Then I crossed a line and messed up the fitting ease.


Then I went to a week-long Buddhist retreat and learned how to detach myself from–

–No, I didn’t!

I tried on the tweedy gray wearable test one more time. I tried folding the waistband under and envisioning the pants with just a faced waist. The look would be more streamlined.  That would work.

And in the coming fall and winter months I could sew lined wool trousers from my existing pattern and see how I liked them.

In other words, I decided to declare a partial victory. The fit is good enough, and now I’ll turn my attention to perfecting construction details.  Along the way I’ll read more, learn more, work more with Madame X, understand a few more bits and pieces, and eventually try fitting more pants.

And who knows–maybe jeans, too.

Gather round, muslins! Have I got a story for you!

All studio photos are by Cynthia DeGrand, Photographer.  (The “dreaded drag lines” muslin photo is by Jack Miller, Husband.)

What Works/What Doesn’t: The Anorak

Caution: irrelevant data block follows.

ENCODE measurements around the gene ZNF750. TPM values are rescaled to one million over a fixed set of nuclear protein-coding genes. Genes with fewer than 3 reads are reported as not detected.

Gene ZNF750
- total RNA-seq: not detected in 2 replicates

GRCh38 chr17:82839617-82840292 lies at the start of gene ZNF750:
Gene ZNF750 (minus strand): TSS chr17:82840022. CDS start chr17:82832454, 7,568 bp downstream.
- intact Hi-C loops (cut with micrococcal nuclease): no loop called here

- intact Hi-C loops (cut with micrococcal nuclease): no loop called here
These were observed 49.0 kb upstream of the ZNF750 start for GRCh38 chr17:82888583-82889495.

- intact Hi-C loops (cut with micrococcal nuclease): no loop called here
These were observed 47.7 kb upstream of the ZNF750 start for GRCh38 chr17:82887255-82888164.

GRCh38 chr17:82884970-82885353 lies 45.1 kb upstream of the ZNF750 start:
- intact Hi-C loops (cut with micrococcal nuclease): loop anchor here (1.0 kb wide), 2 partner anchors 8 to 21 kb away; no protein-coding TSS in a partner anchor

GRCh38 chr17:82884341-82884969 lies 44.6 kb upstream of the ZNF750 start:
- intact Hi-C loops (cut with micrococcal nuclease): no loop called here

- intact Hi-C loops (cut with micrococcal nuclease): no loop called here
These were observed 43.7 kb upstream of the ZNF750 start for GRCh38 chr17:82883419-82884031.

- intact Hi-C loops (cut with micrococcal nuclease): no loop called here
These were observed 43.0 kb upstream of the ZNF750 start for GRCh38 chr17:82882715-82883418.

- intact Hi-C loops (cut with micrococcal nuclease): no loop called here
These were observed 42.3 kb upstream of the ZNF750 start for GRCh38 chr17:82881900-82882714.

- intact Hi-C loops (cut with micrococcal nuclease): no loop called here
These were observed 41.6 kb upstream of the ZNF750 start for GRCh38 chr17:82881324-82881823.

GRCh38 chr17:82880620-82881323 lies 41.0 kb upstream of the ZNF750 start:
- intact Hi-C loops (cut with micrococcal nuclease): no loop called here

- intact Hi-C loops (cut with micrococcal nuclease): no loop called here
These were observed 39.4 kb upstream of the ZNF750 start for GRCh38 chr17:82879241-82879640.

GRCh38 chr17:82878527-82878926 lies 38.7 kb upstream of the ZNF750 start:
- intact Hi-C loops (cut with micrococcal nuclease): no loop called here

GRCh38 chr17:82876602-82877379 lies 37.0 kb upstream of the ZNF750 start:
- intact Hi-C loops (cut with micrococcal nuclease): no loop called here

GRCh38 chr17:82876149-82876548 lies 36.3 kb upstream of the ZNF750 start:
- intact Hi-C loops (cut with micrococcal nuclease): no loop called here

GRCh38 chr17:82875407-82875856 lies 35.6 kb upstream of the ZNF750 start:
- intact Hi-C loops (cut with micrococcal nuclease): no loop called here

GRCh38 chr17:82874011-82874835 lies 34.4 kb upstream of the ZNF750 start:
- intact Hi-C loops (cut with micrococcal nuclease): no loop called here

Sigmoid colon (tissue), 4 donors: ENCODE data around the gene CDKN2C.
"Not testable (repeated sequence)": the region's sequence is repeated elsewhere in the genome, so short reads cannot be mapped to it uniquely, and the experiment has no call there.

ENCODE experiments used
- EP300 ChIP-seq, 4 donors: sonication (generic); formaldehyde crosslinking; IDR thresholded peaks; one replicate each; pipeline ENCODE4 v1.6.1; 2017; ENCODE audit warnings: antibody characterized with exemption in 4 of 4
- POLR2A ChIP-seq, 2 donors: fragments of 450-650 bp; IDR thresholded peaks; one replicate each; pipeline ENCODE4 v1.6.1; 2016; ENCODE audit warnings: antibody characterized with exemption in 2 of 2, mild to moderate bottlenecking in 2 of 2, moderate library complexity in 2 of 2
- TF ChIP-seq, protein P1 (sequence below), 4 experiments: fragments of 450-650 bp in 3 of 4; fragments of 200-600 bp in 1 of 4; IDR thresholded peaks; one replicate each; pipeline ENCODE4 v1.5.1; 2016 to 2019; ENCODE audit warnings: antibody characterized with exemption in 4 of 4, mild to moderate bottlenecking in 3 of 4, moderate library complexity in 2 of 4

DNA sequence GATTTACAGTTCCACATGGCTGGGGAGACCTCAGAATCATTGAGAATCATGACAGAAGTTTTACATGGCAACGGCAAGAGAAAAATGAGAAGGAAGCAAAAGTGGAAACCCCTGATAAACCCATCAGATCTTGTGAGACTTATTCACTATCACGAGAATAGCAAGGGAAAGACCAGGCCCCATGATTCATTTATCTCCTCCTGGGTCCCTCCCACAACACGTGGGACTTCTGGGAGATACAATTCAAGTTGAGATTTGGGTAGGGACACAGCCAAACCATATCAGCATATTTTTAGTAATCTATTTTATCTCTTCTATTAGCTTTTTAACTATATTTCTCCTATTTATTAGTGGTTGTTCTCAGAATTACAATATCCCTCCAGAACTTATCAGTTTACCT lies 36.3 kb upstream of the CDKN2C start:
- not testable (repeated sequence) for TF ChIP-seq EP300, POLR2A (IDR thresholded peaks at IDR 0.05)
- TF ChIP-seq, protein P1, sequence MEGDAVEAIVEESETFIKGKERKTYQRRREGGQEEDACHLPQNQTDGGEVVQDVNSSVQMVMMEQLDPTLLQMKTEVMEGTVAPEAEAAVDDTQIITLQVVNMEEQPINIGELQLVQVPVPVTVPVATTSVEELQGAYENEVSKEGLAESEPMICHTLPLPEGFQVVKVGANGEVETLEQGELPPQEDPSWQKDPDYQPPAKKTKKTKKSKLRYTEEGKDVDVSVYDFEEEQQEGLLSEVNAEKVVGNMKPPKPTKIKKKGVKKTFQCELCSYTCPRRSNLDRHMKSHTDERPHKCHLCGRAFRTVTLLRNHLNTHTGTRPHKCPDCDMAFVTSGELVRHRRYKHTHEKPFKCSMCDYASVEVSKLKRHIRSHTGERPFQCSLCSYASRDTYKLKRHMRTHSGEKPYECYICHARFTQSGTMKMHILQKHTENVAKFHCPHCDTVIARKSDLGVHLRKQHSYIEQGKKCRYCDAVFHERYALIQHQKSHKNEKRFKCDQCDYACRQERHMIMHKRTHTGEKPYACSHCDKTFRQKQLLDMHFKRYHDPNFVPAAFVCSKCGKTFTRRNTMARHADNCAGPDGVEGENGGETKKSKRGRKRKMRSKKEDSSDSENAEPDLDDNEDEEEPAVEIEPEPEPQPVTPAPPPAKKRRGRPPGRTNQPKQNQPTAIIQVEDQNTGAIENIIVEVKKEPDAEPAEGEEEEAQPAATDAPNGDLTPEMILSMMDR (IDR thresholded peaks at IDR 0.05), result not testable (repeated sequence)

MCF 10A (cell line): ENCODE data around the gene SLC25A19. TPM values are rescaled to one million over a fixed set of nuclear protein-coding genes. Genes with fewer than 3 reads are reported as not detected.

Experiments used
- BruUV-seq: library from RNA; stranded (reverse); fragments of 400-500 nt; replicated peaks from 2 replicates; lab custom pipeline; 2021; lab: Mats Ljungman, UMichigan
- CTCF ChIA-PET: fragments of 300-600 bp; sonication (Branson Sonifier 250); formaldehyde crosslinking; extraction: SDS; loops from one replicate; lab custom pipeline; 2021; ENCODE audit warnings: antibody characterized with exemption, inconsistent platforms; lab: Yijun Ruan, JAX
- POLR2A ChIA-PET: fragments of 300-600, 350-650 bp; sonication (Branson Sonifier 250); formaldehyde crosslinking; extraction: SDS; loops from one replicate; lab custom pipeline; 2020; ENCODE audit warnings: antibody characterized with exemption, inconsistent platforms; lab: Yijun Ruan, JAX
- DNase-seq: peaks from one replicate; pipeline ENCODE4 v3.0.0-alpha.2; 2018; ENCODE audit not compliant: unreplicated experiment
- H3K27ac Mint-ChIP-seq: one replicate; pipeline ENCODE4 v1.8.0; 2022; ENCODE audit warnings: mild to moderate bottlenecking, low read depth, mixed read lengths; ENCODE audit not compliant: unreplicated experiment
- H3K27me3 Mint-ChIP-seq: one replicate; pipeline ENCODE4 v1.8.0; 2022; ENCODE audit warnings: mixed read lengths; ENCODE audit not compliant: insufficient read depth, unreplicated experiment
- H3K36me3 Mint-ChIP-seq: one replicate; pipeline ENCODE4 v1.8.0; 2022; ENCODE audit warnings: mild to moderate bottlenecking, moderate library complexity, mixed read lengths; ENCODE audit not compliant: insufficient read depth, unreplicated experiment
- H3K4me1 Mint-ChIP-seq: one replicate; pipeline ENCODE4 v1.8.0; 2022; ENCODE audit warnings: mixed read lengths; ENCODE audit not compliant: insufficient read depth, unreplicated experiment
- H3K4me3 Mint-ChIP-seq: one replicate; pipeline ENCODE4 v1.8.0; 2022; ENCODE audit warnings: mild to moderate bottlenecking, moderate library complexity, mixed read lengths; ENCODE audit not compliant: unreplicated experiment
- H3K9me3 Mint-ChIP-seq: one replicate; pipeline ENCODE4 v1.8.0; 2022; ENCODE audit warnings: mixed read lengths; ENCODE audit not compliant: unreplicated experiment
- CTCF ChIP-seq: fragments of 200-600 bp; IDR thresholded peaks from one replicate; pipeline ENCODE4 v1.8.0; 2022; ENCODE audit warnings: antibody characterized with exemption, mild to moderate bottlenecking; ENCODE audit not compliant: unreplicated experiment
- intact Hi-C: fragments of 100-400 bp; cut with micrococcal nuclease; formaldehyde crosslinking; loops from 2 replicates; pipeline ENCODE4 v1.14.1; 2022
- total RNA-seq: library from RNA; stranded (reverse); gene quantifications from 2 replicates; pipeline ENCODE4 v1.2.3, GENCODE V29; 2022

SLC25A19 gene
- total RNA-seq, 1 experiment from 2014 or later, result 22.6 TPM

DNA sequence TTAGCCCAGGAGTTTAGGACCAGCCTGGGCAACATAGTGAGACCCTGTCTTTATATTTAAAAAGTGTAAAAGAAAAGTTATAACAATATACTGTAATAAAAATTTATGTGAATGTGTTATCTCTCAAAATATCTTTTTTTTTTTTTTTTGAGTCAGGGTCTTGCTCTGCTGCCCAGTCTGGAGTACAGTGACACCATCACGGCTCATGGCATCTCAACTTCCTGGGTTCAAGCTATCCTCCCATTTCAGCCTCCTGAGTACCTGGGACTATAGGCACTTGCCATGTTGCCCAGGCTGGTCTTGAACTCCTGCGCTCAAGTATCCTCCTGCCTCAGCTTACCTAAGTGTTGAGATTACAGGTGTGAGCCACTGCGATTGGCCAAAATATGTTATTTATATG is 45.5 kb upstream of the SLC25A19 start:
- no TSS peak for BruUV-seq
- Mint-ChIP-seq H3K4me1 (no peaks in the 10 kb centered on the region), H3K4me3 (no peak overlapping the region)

The anorak analysis is in.

The anorak analysis is in.

Remember the anorak I finished a while back?  I’ve been wearing it on neighborhood walks for a few weeks.

I modeled it recently in a photo shoot in Cynthia’s studio.

And last week I brought it to a gathering of sewing friends.

This anorak has been worn in the wind and rain, stuffed into suitcases, tied around my waist, styled for photographs, and held up to the scrutiny of three discriminating and frank sewing experts.

The drawstring waist needs to be repositioned.

The drawstring waist needs to be repositioned.

I’ve been asking myself the what works/what doesn’t questions I described in my previous post.

What are my findings?

All the categories in the Context column were Works with one exception.

  • Occasions.  This is everyday wear. Works.
  • Activities.  Urban outdoor walking, errand-running, travel.  Works. But keeping the contents of the pockets safe: Doesn’t work.
    Pickpockets' paradise.

    Pickpockets’ paradise.

  • Roles. Runner of errands, walker of neighborhoods, watcher of birds, traveler. Works.
  • Physical conditions. It keeps me dry in a shower. It’s not waterproof, but that’s okay. Works.
  • Mood of the occasion. Everyday activities are pretty mood-neutral. Works.

    This back would be too roomy for Quasimodo.

    This back would be too roomy for Quasimodo.

  • Other wardrobe items. This goes great with a lot of my casual clothes. Works.
  • Other fabrics, patterns and buttons.  Plenty of fabrics and some patterns in my stashes go with the anorak for future coordinates. Works.